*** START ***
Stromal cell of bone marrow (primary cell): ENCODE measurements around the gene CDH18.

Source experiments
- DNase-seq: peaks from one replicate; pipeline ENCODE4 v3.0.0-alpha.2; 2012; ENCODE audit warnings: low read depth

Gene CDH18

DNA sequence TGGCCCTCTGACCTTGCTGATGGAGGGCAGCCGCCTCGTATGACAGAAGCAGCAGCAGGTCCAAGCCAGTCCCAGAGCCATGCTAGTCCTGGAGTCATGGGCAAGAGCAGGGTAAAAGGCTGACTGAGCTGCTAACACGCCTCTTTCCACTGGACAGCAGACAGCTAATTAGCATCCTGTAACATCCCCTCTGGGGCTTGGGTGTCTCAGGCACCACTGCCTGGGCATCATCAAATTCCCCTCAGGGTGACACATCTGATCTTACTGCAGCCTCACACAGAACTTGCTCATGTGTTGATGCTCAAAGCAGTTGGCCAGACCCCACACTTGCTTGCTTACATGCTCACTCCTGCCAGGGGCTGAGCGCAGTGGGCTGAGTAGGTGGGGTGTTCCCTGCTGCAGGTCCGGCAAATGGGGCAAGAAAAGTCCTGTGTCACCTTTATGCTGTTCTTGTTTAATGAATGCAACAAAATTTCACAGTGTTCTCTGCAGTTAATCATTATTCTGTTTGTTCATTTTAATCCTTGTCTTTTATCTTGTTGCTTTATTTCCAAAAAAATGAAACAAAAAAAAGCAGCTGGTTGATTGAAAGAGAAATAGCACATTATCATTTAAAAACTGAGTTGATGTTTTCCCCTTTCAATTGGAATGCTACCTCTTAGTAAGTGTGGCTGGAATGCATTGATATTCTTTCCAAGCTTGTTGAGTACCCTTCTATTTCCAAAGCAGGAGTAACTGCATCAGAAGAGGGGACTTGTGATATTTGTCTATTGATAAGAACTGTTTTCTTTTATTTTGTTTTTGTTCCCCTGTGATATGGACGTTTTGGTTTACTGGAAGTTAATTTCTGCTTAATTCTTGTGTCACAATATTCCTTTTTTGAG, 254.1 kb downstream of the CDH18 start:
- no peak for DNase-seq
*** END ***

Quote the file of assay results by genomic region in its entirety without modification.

Stromal cell of bone marrow (primary cell): ENCODE measurements around the gene CDH18.

Source experiments
- DNase-seq: peaks from one replicate; pipeline ENCODE4 v3.0.0-alpha.2; 2012; ENCODE audit warnings: low read depth

Gene CDH18

DNA sequence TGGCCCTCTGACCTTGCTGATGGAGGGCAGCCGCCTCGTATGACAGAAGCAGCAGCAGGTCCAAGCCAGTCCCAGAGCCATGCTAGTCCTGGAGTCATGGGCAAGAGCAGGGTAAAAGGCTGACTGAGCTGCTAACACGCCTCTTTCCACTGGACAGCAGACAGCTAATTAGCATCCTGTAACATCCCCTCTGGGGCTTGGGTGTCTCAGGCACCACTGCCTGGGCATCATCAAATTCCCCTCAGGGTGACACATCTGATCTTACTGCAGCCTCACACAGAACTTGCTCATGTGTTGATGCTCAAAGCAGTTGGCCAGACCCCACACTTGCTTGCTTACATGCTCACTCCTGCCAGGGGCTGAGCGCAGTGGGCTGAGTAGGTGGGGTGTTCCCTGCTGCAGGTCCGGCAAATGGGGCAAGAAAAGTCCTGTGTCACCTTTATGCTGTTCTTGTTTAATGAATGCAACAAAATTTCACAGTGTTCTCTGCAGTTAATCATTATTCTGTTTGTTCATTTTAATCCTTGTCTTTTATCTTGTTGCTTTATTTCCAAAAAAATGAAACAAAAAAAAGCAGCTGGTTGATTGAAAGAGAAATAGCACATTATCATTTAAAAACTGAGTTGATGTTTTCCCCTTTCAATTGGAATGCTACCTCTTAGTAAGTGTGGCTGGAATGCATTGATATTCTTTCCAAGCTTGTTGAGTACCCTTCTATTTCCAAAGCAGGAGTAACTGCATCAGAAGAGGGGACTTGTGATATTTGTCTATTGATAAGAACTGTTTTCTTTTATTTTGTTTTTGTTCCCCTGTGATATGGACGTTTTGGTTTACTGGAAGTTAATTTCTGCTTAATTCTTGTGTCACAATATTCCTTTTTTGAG, 254.1 kb downstream of the CDH18 start:
- no peak for DNase-seq